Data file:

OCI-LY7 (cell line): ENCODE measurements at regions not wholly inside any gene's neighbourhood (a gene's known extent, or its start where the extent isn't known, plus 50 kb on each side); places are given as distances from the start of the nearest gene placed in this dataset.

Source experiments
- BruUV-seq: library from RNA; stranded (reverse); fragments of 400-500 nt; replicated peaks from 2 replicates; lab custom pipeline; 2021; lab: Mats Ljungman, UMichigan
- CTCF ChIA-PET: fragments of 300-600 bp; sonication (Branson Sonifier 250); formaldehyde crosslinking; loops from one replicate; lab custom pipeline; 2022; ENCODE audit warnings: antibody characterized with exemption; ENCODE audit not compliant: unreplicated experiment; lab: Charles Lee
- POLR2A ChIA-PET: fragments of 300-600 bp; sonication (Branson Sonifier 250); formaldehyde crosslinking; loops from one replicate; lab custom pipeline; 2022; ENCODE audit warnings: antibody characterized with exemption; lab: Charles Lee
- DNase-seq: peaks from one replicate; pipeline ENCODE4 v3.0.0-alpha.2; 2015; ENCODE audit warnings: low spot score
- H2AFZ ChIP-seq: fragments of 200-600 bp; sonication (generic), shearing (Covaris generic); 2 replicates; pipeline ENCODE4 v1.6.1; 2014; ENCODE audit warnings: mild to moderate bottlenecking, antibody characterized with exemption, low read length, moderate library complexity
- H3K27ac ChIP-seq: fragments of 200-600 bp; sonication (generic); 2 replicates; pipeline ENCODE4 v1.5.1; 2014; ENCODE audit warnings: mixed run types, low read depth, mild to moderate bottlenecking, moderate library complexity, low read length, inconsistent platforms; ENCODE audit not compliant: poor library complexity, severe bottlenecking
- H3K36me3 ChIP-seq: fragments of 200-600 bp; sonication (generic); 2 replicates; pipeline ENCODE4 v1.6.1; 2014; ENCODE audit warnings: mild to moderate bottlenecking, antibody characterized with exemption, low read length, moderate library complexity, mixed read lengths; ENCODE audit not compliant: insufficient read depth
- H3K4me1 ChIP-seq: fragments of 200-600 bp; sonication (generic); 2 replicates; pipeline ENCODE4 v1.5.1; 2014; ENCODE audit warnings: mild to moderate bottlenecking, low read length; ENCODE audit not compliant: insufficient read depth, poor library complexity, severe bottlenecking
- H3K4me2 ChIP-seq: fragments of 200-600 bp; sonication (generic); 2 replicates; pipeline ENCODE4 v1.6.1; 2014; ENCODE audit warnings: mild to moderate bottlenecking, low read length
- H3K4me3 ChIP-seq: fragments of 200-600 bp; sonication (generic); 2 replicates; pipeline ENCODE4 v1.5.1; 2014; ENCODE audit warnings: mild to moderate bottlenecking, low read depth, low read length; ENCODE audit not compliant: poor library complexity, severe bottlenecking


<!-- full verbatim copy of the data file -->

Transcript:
OCI-LY7 (cell line): ENCODE measurements at regions not wholly inside any gene's neighbourhood (a gene's known extent, or its start where the extent isn't known, plus 50 kb on each side); places are given as distances from the start of the nearest gene placed in this dataset.

Source experiments
- BruUV-seq: library from RNA; stranded (reverse); fragments of 400-500 nt; replicated peaks from 2 replicates; lab custom pipeline; 2021; lab: Mats Ljungman, UMichigan
- CTCF ChIA-PET: fragments of 300-600 bp; sonication (Branson Sonifier 250); formaldehyde crosslinking; loops from one replicate; lab custom pipeline; 2022; ENCODE audit warnings: antibody characterized with exemption; ENCODE audit not compliant: unreplicated experiment; lab: Charles Lee
- POLR2A ChIA-PET: fragments of 300-600 bp; sonication (Branson Sonifier 250); formaldehyde crosslinking; loops from one replicate; lab custom pipeline; 2022; ENCODE audit warnings: antibody characterized with exemption; lab: Charles Lee
- DNase-seq: peaks from one replicate; pipeline ENCODE4 v3.0.0-alpha.2; 2015; ENCODE audit warnings: low spot score
- H2AFZ ChIP-seq: fragments of 200-600 bp; sonication (generic), shearing (Covaris generic); 2 replicates; pipeline ENCODE4 v1.6.1; 2014; ENCODE audit warnings: mild to moderate bottlenecking, antibody characterized with exemption, low read length, moderate library complexity
- H3K27ac ChIP-seq: fragments of 200-600 bp; sonication (generic); 2 replicates; pipeline ENCODE4 v1.5.1; 2014; ENCODE audit warnings: mixed run types, low read depth, mild to moderate bottlenecking, moderate library complexity, low read length, inconsistent platforms; ENCODE audit not compliant: poor library complexity, severe bottlenecking
- H3K36me3 ChIP-seq: fragments of 200-600 bp; sonication (generic); 2 replicates; pipeline ENCODE4 v1.6.1; 2014; ENCODE audit warnings: mild to moderate bottlenecking, antibody characterized with exemption, low read length, moderate library complexity, mixed read lengths; ENCODE audit not compliant: insufficient read depth
- H3K4me1 ChIP-seq: fragments of 200-600 bp; sonication (generic); 2 replicates; pipeline ENCODE4 v1.5.1; 2014; ENCODE audit warnings: mild to moderate bottlenecking, low read length; ENCODE audit not compliant: insufficient read depth, poor library complexity, severe bottlenecking
- H3K4me2 ChIP-seq: fragments of 200-600 bp; sonication (generic); 2 replicates; pipeline ENCODE4 v1.6.1; 2014; ENCODE audit warnings: mild to moderate bottlenecking, low read length
- H3K4me3 ChIP-seq: fragments of 200-600 bp; sonication (generic); 2 replicates; pipeline ENCODE4 v1.5.1; 2014; ENCODE audit warnings: mild to moderate bottlenecking, low read depth, low read length; ENCODE audit not compliant: poor library complexity, severe bottlenecking